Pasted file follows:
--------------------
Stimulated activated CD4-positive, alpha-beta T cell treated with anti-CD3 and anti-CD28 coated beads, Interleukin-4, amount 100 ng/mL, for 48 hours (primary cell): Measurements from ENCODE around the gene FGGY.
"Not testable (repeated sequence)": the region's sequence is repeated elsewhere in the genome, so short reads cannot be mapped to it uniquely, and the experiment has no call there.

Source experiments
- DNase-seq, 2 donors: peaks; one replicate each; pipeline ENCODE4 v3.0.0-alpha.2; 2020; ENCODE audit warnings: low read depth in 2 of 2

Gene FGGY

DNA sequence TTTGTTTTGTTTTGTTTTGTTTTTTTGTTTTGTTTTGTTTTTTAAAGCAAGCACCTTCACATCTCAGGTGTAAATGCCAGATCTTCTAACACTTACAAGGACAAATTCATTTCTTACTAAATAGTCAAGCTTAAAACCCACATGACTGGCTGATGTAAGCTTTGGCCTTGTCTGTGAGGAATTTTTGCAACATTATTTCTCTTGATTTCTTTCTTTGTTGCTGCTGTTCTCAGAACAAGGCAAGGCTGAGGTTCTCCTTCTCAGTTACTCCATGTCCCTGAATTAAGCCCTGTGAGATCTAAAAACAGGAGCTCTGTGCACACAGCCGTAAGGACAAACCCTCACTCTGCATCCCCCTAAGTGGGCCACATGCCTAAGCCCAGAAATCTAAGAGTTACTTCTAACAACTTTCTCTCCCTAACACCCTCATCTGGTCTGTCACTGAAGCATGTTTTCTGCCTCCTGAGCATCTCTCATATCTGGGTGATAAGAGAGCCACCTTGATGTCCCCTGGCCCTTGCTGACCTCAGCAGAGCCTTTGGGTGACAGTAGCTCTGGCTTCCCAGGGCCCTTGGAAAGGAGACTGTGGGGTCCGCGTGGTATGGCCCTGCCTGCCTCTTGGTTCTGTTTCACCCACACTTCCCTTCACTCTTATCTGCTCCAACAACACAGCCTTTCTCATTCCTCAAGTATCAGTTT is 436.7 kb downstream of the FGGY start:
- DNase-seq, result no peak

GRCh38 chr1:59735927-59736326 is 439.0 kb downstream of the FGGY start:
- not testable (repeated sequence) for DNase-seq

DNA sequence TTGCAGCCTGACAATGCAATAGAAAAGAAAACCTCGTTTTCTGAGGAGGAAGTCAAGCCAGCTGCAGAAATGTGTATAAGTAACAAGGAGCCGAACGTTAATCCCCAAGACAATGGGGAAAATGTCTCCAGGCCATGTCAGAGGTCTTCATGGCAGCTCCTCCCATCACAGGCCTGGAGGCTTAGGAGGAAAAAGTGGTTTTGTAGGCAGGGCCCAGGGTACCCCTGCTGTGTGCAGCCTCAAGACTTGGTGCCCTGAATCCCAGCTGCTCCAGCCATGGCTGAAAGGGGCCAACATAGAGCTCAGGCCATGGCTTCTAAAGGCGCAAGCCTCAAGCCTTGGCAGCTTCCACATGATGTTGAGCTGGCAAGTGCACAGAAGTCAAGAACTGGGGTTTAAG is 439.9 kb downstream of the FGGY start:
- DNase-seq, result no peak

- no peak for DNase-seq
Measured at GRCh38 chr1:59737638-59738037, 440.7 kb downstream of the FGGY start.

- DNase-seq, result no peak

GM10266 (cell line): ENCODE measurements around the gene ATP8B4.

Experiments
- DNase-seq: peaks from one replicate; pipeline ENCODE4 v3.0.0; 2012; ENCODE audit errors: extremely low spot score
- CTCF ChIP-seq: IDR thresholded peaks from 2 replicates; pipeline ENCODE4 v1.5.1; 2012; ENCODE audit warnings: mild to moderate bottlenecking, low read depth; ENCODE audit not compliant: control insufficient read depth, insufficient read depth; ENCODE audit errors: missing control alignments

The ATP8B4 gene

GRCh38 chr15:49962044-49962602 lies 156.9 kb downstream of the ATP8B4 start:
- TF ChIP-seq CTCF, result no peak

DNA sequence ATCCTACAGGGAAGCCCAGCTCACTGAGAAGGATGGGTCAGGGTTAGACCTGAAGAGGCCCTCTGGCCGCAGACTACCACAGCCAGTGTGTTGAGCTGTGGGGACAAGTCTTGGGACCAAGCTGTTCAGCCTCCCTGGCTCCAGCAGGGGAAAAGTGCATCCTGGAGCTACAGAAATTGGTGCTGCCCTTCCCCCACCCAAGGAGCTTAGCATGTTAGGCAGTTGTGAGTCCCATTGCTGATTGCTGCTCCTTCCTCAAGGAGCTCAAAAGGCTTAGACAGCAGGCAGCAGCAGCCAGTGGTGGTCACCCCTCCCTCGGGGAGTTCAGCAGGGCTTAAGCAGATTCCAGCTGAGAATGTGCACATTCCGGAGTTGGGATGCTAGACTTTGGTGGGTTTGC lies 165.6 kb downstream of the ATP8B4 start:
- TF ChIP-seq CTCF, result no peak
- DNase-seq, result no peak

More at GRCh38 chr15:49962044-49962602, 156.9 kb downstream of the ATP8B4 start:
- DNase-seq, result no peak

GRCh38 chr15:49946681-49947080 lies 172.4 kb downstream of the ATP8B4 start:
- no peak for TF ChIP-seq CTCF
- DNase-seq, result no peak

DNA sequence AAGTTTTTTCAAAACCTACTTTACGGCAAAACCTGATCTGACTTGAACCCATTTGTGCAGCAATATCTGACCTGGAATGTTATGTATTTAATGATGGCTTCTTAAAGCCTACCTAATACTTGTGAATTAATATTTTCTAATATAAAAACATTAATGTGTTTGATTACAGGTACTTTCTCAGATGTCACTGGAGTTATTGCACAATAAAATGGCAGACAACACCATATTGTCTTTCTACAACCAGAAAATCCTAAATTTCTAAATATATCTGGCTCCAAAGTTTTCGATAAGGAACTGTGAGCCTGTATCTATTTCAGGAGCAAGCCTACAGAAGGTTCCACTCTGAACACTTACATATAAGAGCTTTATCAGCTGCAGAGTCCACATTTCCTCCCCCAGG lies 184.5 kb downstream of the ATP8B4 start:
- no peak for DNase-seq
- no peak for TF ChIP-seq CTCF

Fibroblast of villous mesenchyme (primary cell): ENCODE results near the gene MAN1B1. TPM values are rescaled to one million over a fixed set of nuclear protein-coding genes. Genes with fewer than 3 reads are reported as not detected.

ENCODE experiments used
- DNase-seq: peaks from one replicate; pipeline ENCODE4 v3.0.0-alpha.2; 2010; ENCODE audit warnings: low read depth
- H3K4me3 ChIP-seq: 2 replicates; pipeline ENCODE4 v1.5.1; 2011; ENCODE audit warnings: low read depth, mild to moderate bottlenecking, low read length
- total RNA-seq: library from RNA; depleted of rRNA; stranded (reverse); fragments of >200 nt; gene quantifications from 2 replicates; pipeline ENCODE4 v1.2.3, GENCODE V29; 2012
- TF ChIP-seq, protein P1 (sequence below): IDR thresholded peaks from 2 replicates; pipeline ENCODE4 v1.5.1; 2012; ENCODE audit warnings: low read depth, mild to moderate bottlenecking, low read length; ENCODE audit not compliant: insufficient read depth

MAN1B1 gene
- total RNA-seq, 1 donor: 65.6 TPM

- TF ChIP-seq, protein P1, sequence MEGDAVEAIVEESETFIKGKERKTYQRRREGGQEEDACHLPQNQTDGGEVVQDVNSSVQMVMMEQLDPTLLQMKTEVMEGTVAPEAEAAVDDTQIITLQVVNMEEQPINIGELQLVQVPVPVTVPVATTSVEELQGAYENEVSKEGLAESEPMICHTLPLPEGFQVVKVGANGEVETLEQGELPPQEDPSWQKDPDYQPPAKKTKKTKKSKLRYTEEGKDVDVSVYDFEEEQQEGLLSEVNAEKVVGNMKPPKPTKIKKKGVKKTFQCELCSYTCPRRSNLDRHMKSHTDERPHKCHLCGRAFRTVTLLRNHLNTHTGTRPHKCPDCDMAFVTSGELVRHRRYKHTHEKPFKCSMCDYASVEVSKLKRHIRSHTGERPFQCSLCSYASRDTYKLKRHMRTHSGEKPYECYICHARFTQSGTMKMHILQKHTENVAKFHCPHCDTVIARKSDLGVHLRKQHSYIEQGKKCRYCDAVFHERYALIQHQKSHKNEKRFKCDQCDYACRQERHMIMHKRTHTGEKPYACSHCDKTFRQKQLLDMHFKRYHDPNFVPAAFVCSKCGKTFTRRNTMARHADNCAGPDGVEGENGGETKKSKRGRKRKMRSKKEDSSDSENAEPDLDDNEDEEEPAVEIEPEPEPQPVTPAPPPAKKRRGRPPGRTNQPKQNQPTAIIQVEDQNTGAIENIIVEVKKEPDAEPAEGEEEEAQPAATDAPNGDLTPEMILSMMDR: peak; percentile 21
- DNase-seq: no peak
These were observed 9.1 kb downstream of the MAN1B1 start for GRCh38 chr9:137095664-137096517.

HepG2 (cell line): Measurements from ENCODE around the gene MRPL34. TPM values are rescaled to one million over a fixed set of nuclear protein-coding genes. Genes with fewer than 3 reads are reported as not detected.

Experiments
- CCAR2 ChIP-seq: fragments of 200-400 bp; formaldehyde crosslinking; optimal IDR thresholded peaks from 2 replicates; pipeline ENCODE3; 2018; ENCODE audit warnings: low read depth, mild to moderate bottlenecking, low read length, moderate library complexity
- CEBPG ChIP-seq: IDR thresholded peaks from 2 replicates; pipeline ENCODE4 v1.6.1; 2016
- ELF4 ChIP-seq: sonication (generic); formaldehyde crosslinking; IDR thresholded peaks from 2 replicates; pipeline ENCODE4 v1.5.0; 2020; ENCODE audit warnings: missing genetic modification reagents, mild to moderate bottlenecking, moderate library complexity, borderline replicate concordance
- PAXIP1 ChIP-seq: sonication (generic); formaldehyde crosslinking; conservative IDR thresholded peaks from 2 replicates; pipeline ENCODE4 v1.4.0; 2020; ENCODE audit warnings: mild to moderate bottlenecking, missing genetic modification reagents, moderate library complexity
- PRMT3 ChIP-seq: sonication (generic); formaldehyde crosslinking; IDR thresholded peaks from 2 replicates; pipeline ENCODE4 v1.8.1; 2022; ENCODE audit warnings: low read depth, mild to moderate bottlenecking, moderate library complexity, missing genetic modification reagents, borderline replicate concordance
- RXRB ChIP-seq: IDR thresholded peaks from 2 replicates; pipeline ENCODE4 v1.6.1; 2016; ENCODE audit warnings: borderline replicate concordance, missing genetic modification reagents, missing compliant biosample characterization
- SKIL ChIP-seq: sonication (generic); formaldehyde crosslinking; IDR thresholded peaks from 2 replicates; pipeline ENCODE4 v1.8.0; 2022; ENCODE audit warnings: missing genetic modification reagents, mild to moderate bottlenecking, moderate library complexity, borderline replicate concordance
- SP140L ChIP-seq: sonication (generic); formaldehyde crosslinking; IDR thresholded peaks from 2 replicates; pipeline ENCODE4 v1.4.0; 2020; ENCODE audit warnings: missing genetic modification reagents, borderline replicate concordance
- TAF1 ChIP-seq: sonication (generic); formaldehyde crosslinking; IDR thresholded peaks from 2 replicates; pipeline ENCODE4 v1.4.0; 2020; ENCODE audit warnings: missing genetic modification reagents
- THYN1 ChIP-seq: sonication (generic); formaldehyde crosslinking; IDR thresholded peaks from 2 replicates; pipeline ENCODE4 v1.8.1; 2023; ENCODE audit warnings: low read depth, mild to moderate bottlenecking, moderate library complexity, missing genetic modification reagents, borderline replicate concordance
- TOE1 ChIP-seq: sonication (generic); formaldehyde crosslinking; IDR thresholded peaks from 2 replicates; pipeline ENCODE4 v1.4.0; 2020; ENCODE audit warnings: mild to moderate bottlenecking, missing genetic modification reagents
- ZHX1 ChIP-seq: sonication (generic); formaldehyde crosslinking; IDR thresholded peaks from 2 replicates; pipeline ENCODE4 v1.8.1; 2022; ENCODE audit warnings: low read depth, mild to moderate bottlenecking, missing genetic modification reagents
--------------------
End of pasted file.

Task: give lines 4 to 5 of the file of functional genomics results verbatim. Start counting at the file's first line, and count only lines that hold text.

- DNase-seq, 2 donors: peaks; one replicate each; pipeline ENCODE4 v3.0.0-alpha.2; 2020; ENCODE audit warnings: low read depth in 2 of 2

Gene FGGY